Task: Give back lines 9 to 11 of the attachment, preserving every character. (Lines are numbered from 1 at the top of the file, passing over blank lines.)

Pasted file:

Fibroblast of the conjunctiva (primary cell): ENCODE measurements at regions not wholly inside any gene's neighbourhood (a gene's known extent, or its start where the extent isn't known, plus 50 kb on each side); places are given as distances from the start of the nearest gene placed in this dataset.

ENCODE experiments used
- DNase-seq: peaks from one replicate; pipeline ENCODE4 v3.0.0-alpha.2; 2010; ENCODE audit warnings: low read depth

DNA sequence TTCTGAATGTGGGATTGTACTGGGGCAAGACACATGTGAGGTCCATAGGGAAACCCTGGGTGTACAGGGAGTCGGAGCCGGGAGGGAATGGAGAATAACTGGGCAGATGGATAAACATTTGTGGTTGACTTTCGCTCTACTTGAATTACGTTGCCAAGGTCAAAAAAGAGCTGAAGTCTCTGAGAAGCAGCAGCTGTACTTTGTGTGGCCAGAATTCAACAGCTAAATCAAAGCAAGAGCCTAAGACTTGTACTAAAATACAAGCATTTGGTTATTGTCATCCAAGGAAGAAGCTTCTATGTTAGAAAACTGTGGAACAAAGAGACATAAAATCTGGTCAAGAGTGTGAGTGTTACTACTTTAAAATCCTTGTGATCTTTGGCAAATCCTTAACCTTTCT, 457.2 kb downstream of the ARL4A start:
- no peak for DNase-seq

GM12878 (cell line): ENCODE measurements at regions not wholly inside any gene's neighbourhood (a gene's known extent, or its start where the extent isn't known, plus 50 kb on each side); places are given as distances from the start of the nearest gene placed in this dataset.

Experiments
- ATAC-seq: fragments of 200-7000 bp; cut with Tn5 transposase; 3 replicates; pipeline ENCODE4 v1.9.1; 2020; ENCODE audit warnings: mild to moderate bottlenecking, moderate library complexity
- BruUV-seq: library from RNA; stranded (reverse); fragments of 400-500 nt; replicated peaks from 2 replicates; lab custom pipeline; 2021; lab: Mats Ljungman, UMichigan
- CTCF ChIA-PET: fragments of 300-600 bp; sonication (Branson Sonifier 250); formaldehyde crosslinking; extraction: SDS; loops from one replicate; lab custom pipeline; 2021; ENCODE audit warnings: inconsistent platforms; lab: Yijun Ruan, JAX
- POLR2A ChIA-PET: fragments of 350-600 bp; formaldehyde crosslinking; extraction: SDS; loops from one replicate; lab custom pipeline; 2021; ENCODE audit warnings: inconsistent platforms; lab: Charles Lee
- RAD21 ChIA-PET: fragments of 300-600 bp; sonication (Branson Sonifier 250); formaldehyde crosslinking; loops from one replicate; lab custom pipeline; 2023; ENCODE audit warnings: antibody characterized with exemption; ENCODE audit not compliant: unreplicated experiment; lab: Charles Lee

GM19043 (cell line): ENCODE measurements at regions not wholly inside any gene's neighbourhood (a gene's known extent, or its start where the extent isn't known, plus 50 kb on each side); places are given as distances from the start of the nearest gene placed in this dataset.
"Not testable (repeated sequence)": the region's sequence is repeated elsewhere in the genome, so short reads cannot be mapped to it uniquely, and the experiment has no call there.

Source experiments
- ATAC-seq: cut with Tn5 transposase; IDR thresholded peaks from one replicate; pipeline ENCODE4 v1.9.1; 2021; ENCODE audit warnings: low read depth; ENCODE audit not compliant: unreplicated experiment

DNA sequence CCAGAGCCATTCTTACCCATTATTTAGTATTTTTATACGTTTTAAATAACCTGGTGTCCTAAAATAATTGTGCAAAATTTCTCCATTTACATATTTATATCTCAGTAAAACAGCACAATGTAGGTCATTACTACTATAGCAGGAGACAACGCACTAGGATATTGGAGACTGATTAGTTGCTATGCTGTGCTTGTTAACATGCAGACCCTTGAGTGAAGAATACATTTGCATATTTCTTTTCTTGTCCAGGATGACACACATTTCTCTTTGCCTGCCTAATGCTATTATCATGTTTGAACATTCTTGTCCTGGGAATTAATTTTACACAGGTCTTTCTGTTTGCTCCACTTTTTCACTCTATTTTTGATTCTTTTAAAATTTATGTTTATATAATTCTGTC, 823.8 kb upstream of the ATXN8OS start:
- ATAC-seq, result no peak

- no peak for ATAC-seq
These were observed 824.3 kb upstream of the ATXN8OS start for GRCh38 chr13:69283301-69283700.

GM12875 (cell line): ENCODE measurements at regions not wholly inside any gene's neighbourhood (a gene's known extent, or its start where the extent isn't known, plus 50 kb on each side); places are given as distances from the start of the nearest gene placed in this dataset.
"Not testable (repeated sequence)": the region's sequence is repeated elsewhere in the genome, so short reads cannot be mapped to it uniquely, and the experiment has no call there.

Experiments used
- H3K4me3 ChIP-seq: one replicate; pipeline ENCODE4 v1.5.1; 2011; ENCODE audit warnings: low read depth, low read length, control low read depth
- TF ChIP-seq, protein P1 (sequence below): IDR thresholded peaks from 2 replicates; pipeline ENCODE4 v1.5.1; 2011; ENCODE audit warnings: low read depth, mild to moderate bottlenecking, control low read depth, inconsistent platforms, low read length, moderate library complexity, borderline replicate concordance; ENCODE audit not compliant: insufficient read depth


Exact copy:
- BruUV-seq: library from RNA; stranded (reverse); fragments of 400-500 nt; replicated peaks from 2 replicates; lab custom pipeline; 2021; lab: Mats Ljungman, UMichigan
- CTCF ChIA-PET: fragments of 300-600 bp; sonication (Branson Sonifier 250); formaldehyde crosslinking; extraction: SDS; loops from one replicate; lab custom pipeline; 2021; ENCODE audit warnings: inconsistent platforms; lab: Yijun Ruan, JAX
- POLR2A ChIA-PET: fragments of 350-600 bp; formaldehyde crosslinking; extraction: SDS; loops from one replicate; lab custom pipeline; 2021; ENCODE audit warnings: inconsistent platforms; lab: Charles Lee